Democrats Justify Amnesty for Illegal Immigrants by Arguing It Will Increase Deficit

Dems hope reconciliation end-around can achieve amnesty through party-line vote

Immigrants on the U.S.-Mexico border / Getty Images
September 13, 2021

Democrats are trying to grant mass amnesty to illegal immigrants by arguing that amnesty's $140 billion price tag qualifies as a budget issue—a legislative maneuver that will allow millions of people to achieve legal status through a party-line majority vote.

According to Politico, Democratic congressional staffers argued on Sept. 10 that because mass legalization will add to the deficit, the provision should be included in a reconciliation bill nominally meant to fund the federal government for the next year. According to the Congressional Budget Office, the Democratic plan to legalize eight million immigrants will add $139.6 billion to the budget deficit by 2032, almost entirely due to increased use of entitlement programs and tax credits.

"Democrats' central argument to the parliamentarian is that offering green cards to certain undocumented immigrants would unlock federal benefits for them, causing effects on the budget that they say are a substantial, direct and intended result," Politico reported.

The Democrats' argument contradicts the rhetoric of amnesty supporters, who often point to the cost-saving measures of a mass amnesty program. During the 2020 campaign, Joe Biden attacked then-president Donald Trump for "costing taxpayers billions of dollars" on border security measures, said Trump's hardline stance against immigration was "bad for our economy," and cited the "$23.6 billion from 4.4 million workers without Social Security numbers" who "contribute in countless ways to our communities, workforce, and economy."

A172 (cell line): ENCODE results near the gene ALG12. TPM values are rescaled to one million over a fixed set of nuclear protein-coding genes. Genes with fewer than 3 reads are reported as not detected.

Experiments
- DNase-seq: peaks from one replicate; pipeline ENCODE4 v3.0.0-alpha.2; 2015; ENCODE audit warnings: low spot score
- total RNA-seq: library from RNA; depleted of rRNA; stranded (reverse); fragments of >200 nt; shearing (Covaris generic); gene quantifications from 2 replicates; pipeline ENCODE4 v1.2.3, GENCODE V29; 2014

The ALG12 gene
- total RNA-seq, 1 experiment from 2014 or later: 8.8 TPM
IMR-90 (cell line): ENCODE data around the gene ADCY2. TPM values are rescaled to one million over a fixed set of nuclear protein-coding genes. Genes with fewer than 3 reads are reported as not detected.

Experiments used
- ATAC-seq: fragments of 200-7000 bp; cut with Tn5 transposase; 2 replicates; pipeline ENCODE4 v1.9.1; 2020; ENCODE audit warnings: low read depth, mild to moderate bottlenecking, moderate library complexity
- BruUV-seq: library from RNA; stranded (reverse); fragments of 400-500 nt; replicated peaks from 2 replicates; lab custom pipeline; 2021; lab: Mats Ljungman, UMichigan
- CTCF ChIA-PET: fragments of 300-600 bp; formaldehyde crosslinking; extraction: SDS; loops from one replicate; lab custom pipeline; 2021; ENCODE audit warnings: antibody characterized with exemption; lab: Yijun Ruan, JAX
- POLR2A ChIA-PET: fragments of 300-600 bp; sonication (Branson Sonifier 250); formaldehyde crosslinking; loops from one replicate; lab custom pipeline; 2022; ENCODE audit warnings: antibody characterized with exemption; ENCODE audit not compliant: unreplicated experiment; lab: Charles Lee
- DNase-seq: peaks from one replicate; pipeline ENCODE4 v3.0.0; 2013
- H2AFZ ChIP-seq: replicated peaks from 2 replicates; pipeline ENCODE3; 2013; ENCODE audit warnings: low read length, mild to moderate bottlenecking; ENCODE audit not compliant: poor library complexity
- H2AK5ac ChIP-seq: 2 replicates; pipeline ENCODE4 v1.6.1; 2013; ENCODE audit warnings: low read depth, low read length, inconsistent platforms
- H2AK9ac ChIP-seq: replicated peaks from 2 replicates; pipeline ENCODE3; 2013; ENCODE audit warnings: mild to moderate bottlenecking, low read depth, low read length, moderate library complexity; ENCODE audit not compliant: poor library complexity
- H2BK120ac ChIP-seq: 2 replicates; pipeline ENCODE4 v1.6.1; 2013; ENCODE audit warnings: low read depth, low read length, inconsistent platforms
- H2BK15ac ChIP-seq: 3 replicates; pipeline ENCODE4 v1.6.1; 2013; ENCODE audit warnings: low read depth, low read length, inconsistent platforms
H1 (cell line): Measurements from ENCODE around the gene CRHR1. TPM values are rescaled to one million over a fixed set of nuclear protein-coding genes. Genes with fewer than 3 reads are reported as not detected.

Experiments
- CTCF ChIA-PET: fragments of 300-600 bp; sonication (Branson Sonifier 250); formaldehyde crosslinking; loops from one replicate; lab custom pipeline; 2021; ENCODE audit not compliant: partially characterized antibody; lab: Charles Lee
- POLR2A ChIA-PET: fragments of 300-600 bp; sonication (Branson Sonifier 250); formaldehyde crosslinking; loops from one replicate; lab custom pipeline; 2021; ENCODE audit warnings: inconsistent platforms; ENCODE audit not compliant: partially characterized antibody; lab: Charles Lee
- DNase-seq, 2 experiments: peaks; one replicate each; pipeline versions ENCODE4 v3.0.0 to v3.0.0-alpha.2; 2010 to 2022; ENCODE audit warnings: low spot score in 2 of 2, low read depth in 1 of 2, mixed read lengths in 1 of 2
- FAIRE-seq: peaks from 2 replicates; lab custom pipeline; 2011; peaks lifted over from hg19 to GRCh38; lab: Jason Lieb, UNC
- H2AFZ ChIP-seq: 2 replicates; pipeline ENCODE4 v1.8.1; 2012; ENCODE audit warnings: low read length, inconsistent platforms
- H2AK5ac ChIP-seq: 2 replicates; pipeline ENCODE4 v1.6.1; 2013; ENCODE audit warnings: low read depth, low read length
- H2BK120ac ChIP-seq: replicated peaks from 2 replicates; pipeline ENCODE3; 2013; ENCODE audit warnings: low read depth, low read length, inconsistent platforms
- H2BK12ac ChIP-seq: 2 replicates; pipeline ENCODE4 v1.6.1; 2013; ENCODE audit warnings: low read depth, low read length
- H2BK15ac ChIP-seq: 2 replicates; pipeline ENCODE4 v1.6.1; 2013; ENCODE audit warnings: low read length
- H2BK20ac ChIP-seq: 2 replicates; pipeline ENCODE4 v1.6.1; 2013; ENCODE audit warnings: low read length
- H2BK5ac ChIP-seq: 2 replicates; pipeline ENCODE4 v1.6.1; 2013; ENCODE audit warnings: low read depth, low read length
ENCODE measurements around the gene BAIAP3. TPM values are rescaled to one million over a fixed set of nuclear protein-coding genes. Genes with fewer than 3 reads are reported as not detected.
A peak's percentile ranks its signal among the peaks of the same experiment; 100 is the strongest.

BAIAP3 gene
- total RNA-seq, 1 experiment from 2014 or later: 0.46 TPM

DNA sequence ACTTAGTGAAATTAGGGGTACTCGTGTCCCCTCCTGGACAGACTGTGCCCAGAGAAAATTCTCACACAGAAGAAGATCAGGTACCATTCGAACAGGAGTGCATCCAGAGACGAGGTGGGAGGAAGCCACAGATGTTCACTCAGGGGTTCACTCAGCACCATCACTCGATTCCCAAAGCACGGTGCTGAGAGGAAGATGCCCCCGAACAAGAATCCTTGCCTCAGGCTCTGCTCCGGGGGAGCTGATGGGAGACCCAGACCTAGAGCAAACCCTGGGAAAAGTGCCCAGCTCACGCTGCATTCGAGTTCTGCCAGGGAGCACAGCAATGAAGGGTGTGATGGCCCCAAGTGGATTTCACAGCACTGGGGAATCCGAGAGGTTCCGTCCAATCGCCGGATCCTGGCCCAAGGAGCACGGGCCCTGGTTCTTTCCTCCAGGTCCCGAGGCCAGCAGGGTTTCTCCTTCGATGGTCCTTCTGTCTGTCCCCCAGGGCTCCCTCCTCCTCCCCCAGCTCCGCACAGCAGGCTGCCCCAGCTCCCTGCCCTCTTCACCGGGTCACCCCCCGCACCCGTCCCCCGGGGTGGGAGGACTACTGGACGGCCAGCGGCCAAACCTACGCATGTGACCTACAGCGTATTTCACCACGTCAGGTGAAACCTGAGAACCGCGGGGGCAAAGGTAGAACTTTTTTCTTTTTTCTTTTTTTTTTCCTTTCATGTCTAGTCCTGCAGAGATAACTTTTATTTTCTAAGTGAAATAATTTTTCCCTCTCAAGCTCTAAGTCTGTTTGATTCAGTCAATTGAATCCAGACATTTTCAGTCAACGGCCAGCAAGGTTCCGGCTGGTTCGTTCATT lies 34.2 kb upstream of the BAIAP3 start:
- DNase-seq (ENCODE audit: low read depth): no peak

To include a provision into the massive reconciliation plan, Democrats need to prove that it would have a significant impact on the federal government's debt, spending, or revenues. Democrats are opting to pass Biden's $3.5 trillion budget through the parliamentary trick to avoid a GOP filibuster, a move Republicans call an abuse of the process.

Senior GOP aides who spoke with the Washington Free Beacon balked at the argument, with one calling it "obvious desperation." Another called it "pathetic" and added that the Senate parliamentarian might have felt "insulted" by the proposal.

Many illegal immigrants who work in the United States already pay into Medicare and Social Security through payroll taxes. With permanent residency, they would now be able to fully partake in those programs. The immigrants covered by the Democratic proposal would include Temporary Protected Status holders, farmworkers, "essential workers," and those enrolled in the Dreamer program.

Senate parliamentarian Elizabeth MacDonough rejected a Democratic scheme to include a $15 minimum wage into the pandemic relief bill. MacDonough called the wage's potential impact on the budget "merely incidental."

Democrats were careful to say that the proposed bill would not grant citizenship to millions of illegal aliens. Federal immigration law, however, states that anyone with a green card can apply for citizenship after five years. And left-wing activist groups such as the National Immigration Law Center have called the proposal a "pathway to citizenship."

"Immigrants are an essential part of our communities, not only as our family members and neighbors but also as people who have continued to show up day after day during this pandemic to keep our country going," National Immigration Law Center executive director Marielena Hincapié said in a statement. "As we enter our recovery phase, we must also recognize that there is no recovery without immigrants—and passing a pathway to citizenship through reconciliation would provide urgently needed relief and stability for millions of DACA recipients, [Temporary Protected Status] holders, farm workers, essential workers, and their loved ones."